Assignment: Recap public meetings of the Future of Nursing 2020-2030 study, an effort by the National Academy of Medicine to "chart a path for the nursing profession to help our nation create a culture of health, reduce health disparities, and improve the health and well-being of the U.S. Population in the 21st century."
Assignment: Under the banner "Eye on the Future of Nursing," create a series of three articles exploring ways in which frontline nurses may be affected by recommendations of the forthcoming National Academy of Medicine Future of Nursing 2020–2030 study.
Could the future of nursing look less like its present and more like its past? Observers of a consensus study under way at the National Academy of Medicine (NAM) could be excused for drawing that conclusion.
During the launch of the Future of Nursing 2020–2030 study, in March 2019, a reference to Lillian Wald’s 1915 call to nurses to seek out “the deep-lying basic causes of illness and misery” was one of several clues about that future. There’s also the committee’s charge to “chart a path for the nursing profession to help our nation create a culture of health, reduce health disparities, and improve the health and wellbeing of the U.S. population in the 21st century.” Given current evidence regarding the influence of social determinants in shaping health and exacerbating health disparities, there seems little doubt that the causes that animated Wald’s work will figure prominently in the NAM study committee’s vision of nursing’s future.
The World Health Organization has defined social determinants as “the conditions in which people are born, grow, work, live, and age, and the wider set of forces and systems shaping the conditions of daily life.” Wald’s pioneering work to ameliorate these conditions for people living on New York City’s Lower East Side more than a century ago established her as the nation’s first public health nurse. She lived among the people she served and created an institution that attended to much more than their physical health. Holding classes on hygiene and baby care, creating places where children could play, offering vocational training, distributing food, and arranging for loans were among the many services Wald and her followers provided to neighborhood residents.Today, a number of forces—including pressure to slow the growth of health care costs—are driving health systems to explore what more they can do to keep people in their communities healthy. At the final NAM public meeting on the future of nursing, the committee heard about individuals and organizations that are in the vanguard of these efforts to advance health equity. These providers are addressing the social and economic conditions that produce population health disparities, and their approaches offer a preview of what nursing roles may look like in the decade ahead.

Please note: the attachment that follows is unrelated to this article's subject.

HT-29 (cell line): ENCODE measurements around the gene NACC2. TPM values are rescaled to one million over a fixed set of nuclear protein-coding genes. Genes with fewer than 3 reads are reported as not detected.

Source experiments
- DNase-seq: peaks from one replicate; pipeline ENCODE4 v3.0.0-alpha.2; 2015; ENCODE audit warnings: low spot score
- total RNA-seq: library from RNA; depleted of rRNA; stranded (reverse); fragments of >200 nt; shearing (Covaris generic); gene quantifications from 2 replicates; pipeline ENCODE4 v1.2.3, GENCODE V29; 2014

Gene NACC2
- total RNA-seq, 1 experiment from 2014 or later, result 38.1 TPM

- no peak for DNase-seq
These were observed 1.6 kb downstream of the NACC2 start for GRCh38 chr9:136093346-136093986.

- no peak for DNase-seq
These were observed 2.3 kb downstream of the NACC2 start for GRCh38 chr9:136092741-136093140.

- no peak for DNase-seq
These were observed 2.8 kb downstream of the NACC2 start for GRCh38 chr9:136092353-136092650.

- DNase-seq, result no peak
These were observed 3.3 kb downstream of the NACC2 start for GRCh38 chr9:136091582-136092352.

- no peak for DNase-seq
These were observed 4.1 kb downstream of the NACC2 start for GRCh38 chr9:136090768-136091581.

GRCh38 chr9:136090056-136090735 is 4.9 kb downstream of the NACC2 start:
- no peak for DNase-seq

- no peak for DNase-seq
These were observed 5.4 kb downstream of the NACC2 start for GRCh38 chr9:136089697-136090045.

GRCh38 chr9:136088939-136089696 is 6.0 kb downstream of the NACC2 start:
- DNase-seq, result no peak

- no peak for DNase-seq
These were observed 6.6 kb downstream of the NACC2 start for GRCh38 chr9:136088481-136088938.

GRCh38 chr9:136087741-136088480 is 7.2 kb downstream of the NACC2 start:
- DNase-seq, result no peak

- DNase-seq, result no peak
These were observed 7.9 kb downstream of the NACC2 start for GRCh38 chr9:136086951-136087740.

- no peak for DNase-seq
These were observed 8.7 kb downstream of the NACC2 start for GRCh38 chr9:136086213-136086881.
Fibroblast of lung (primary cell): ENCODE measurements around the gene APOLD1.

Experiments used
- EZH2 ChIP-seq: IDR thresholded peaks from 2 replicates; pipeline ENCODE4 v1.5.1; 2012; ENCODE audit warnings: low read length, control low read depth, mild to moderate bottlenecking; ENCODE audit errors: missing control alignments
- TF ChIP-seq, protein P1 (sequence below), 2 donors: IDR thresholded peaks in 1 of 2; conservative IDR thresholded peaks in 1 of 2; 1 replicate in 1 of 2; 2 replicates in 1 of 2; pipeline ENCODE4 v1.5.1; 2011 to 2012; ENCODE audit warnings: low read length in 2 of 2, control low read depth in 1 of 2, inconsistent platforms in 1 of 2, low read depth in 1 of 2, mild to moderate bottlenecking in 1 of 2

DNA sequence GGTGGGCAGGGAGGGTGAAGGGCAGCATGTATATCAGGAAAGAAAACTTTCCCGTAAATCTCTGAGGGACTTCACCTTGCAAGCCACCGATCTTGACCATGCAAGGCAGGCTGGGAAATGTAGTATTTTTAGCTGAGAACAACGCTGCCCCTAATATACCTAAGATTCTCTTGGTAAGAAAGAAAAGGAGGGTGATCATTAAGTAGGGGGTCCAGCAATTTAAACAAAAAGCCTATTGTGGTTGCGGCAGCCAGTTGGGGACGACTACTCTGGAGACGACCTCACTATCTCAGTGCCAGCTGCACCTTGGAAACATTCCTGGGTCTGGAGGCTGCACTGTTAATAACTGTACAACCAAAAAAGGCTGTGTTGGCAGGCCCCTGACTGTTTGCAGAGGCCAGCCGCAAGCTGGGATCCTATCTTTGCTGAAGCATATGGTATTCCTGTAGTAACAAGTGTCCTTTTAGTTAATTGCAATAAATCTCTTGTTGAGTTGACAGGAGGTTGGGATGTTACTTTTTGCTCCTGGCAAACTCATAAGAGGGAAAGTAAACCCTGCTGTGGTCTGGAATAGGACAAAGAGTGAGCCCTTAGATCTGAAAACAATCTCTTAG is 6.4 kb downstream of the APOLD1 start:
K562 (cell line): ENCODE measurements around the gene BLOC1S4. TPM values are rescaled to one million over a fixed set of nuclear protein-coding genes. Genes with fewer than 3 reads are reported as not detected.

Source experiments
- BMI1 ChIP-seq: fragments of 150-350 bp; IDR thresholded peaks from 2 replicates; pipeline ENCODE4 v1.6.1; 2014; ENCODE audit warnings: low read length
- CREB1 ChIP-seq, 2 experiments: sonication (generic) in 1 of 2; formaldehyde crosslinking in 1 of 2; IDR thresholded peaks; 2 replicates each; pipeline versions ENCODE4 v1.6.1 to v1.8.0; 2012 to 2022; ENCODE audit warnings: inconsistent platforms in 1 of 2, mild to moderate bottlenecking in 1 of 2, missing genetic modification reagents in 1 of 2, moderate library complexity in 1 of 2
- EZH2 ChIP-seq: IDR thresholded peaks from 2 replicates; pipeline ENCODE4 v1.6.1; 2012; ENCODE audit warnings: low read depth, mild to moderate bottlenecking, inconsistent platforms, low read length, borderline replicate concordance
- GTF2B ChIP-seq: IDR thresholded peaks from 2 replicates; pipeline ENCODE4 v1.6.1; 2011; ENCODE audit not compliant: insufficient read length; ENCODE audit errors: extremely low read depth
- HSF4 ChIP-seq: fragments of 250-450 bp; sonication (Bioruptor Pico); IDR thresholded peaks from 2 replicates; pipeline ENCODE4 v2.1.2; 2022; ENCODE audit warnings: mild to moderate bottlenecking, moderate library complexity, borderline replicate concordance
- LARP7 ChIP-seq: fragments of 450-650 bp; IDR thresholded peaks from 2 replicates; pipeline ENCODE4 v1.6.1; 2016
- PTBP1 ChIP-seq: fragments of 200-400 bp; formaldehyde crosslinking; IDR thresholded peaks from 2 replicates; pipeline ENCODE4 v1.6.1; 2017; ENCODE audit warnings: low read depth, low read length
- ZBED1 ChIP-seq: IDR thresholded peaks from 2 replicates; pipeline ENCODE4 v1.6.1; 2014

THE FUTURE IS TAKING SHAPE ON CHICAGO’S WEST SIDE
At Rush University Medical Center (RUMC) on Chicago’s West Side, nurses are integral to efforts to advance health equity. They have been engaged in nurse-designed programs to address food insecurity, and last year they took on a new responsibility: screening hospital inpatients for the social determinants of health.
“We don’t want to create mini social workers,” says Janice Phillips, PhD, RN, CENP, FAAN, RUMC’s director of nursing research and health equity, but she believes patients benefit when nurses are aware of the challenges that influence patients’ abilities to care for themselves. Asking frontline nurses to screen for the social determinants of health represents a shift in how nurses have traditionally seen their roles, and Phillips and her colleagues took steps to prepare the ground before pilot testing the screenings at the start of 2019. Phillips surveyed nurses across the Rush health system regarding their knowledge about and comfort with approaching patients to discuss their social needs. An impressive 768 nurses responded, giving Phillips valuable baseline information, which she shared, along with her thoughts on the subject, with the NAM study committee. Among her conclusions were that nurses need more education on the social determinants of health, and they “need to feel confident that, if they screen a patient for these factors or social needs, there will be appropriate resources in place to address those needs.”